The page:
TARPON SPRINGS — For the last 20 years, James "Shakey" Burnett has served food at soup kitchens and worked to get sleeping bags for the homeless.
Burnett, 60, has cooked, mopped floors at church shelters and cleaned soiled bathrooms.
"He is one of those people who gives back more than he takes," said Tom Henderson, board chairman of the Tarpon Alliance for Humanity. "He's always been kind of the watchdog in the (homeless) community."
The work has not gone unnoticed.
That's why city officials have named Tarpon Springs' cold night shelter after Burnett. Located at St. Timothy Lutheran Church on Tarpon Avenue, the James "Shakey" Burnett Cold Night Shelter is available in frigid weather from Nov. 15 to March 15. The shelter opens when temperatures drop below 40 degrees.
"I just believe that if you help somebody, somebody's going to help you," Burnett said. "It might not come when you want it, but it comes."
Known as Shakey to all, Burnett has needed help himself. Since he arrived in Florida three decades ago, he has been homeless.
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Shakey is from Greenville, S.C. When he was 34, he was involved in a car accident that messed up his neck and spine. He was paralyzed for nine months and had to learn how to walk again. His right collarbone never mended properly even though it was broken and reset twice.
He did learn to walk again, but not without an extremely noticeable shake, thus the name Shakey.
"I would go to try and get work and they would see me shaking so bad, they wouldn't want to hire me, or they would keep me on for a few a months and let me go," he said. "They didn't want to take a chance on something happening to me on a site."
Shakey worked as a cook in the North Carolina mountains. He ran rides at a carnival in Gainesville, Ga. He painted houses in Johnston, Tenn., and picked oranges and grapefruit in Lake Wales.
"I was not good at that," Shakey said, his voice raspy and sometimes barely at whisper, of picking Florida fruit. "I came to Clearwater. I had a good friend in Clearwater that I looked up and I started working out of the labor hall."
Working for $30 a day as a day laborer made paying rent difficult. Wooded areas in Pasco and Pinellas counties became Shakey's home. He would sleep in small tented camps and outside of churches at night.
About 15 years ago, one of those churches was St. Timothy's.
"He just came up one day and asked what he could do to help," said Chris Klafs, who heads a team at St. Timothy's that cooks every Thursday for about 200 of the area's homeless. "I was new and needed Shakey's strength at the time. He was called the Godfather of the homeless.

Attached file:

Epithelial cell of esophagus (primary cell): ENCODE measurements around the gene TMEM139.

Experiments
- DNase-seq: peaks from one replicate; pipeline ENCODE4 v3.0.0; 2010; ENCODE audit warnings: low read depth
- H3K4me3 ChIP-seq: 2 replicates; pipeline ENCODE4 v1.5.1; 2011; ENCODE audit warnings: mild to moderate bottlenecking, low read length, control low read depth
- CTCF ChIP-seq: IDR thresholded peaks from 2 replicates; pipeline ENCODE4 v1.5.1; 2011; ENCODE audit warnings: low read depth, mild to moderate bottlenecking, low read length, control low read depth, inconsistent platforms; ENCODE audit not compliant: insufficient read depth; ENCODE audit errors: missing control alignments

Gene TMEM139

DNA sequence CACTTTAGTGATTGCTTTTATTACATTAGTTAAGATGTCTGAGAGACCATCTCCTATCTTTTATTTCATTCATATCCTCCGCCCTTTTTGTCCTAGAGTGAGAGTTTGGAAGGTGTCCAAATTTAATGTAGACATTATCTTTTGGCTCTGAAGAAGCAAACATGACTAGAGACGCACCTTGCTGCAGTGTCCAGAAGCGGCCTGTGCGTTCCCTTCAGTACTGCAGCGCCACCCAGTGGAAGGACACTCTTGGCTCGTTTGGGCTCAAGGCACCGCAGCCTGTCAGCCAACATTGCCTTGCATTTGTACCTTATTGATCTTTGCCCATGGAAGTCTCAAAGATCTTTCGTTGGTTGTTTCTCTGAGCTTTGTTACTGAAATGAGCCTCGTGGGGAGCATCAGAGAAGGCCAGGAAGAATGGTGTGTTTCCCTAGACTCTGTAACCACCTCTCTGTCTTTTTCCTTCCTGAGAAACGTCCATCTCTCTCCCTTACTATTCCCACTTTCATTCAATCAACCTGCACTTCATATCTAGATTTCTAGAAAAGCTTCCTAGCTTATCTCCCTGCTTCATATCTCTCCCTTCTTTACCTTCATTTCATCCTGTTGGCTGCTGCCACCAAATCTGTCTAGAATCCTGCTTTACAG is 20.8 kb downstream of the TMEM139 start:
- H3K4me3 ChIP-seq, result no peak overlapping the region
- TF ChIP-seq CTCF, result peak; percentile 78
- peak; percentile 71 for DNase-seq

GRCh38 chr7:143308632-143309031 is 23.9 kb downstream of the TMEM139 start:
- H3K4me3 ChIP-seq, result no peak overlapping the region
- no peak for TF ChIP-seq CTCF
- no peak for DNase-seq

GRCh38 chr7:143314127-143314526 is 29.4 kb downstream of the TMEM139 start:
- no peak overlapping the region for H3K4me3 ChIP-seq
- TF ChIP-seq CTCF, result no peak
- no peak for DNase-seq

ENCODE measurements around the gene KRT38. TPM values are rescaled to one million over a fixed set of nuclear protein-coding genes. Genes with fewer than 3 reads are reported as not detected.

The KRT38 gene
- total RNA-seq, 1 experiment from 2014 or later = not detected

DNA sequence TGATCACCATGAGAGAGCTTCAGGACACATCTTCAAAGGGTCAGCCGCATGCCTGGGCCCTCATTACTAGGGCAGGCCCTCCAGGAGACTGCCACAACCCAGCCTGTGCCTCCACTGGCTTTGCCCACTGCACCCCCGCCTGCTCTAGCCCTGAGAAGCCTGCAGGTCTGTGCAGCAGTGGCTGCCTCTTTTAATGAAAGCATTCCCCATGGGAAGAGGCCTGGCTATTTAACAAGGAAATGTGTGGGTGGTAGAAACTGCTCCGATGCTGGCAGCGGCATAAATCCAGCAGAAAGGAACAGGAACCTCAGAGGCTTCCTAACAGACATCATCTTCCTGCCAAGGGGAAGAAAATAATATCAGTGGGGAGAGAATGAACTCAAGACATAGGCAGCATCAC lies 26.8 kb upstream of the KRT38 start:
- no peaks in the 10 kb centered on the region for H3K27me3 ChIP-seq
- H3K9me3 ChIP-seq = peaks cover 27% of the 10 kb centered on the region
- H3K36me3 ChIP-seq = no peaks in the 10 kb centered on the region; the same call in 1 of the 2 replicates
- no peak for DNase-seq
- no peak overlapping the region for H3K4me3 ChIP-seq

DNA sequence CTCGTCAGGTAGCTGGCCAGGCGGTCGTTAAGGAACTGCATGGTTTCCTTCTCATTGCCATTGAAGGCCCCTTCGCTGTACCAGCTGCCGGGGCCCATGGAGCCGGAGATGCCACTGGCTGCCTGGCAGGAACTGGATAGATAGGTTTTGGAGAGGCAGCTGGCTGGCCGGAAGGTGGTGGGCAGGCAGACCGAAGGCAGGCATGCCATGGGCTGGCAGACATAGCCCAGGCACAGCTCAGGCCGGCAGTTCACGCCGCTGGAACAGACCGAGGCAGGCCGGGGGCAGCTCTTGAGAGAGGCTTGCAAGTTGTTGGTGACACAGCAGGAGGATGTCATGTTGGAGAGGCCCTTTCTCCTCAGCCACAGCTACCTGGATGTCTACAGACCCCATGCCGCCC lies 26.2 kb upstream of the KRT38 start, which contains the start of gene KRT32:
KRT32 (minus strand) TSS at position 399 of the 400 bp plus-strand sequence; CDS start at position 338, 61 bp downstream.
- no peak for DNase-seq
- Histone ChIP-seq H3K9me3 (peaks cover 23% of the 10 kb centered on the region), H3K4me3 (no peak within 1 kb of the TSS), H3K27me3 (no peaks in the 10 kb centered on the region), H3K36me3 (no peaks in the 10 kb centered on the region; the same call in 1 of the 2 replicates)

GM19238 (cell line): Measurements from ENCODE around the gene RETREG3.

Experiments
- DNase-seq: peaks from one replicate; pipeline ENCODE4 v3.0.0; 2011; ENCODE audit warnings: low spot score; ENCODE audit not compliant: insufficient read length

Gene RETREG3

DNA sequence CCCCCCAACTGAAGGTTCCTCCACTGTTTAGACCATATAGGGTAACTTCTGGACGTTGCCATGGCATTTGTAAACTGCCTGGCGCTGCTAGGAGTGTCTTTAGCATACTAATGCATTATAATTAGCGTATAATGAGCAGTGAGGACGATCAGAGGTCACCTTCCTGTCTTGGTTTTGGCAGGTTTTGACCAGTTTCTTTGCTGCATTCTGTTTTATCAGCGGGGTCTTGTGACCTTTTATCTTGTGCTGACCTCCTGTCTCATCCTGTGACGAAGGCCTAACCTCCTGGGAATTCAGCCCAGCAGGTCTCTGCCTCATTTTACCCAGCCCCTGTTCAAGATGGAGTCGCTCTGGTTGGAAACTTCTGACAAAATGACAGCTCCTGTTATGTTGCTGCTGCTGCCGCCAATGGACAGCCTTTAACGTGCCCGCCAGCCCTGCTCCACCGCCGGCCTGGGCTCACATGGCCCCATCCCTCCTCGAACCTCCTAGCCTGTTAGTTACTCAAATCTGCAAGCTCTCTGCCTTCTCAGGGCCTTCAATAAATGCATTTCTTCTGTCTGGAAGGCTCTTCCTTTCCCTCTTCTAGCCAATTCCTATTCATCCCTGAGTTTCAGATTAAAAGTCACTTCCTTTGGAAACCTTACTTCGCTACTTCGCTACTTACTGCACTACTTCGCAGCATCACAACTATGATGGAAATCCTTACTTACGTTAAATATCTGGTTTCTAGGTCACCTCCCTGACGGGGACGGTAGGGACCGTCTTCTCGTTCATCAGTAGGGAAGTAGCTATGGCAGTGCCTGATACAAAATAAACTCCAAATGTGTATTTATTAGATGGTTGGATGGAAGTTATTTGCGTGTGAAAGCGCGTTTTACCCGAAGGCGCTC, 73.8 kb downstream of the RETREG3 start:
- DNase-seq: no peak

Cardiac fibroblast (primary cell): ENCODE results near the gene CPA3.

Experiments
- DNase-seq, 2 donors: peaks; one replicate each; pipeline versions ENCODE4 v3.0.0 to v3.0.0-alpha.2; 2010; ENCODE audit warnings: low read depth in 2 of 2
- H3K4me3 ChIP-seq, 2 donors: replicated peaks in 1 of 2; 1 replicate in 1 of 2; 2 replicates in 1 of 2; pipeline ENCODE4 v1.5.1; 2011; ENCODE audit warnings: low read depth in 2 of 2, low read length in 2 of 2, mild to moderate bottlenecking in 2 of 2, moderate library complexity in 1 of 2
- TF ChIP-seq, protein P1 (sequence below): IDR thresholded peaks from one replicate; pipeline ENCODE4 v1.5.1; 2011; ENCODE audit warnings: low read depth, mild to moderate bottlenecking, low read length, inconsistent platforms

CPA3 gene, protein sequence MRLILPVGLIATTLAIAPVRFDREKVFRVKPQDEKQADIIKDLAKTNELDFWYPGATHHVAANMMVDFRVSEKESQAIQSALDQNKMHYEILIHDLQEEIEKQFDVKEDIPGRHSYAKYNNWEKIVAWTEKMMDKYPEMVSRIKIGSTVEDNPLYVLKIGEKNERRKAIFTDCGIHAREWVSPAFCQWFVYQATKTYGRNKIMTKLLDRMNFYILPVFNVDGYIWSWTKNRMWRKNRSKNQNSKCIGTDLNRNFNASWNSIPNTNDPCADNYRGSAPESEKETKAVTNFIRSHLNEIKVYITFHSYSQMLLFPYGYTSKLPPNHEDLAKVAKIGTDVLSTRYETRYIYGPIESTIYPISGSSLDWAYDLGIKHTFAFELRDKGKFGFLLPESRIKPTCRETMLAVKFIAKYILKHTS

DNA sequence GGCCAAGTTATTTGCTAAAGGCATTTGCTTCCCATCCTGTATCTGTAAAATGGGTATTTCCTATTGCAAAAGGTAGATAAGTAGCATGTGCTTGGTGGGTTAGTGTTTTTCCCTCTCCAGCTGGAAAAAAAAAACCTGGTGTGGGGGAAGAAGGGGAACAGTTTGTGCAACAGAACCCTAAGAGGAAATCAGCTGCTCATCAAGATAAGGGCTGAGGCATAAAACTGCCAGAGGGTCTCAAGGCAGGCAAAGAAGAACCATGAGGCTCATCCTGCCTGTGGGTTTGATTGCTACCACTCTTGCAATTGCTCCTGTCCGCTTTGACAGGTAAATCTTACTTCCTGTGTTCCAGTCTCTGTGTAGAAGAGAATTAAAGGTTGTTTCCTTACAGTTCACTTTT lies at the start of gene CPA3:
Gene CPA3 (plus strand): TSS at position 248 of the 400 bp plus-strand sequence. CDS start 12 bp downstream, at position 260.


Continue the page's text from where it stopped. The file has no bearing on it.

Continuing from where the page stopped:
"He very seldom raised his voice, but he just had the respect of the others from the street, to the gutters to the pastors of the churches."
With Shakey's help, Klafs would become "Mom" to the area's needy. The name is a sign of their respect for her, Klafs said. Shakey agrees.
If a person became disruptive during a meal, Shakey gave them an ultimatum: straighten up or get out. If a new homeless person came to the area, Shakey made sure he had a meal, or a sleeping bag. On cold nights, he rounded up the homeless and directed them to the correct location for a hot meal and place to sleep.
"Sometimes, we do stereotype someone who is homeless and the mentality is that all they do is take, and with Shakey that's not true," said Wanda Weber, executive director of Tarpon Springs Shepherd Center that feeds the homeless every day at five different locations. "Shakey has always been there to help. No matter what I needed."
The one thing that Shakey said he's never done is panhandle. He's cut grass, painted buildings, put shelves in new stores and cut tree limbs.
"I've never stood and asked for money with the hope of not having to do some work for it," Shakey said. "Everybody in the town trusts me."
Two years ago, Klafs noticed that Shakey wasn't looking like himself. She convinced him to see a doctor. It was throat cancer.
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Most of the cancer was cut out, but Shakey said there is still some there.
He went through radiation and chemotherapy and at times had to be fed through a feeding tube. It's been a year since he's used the tube, but it's still dangling from his stomach.
"I don't know why it's not out," Shakey said. "I went to a doctor and they said I needed a primary (doctor). Then a friend died and I just haven't had it taken out. Somebody is supposed to take me somewhere, to a doctor, next week I think."
As a result of the cancer, Shakey can only eat soft foods and in small amounts. Deep unexpected coughs often overtake his conversations. A half pint of red wine, usually Wild Irish Rose, helps his shakes better than any prescribed medication, he said. He now lives in the apartment of a couple he cared for before their deaths earlier this year.
Shakey's resolve is simple.
"You can't go through life feeling sorry for yourself," he said. "But when you help others in the smallest way, it comes back to you. Something always comes along when you think you are at your weakest point."
Demorris A. Lee can be reached at email@example.com or (727) 445-4174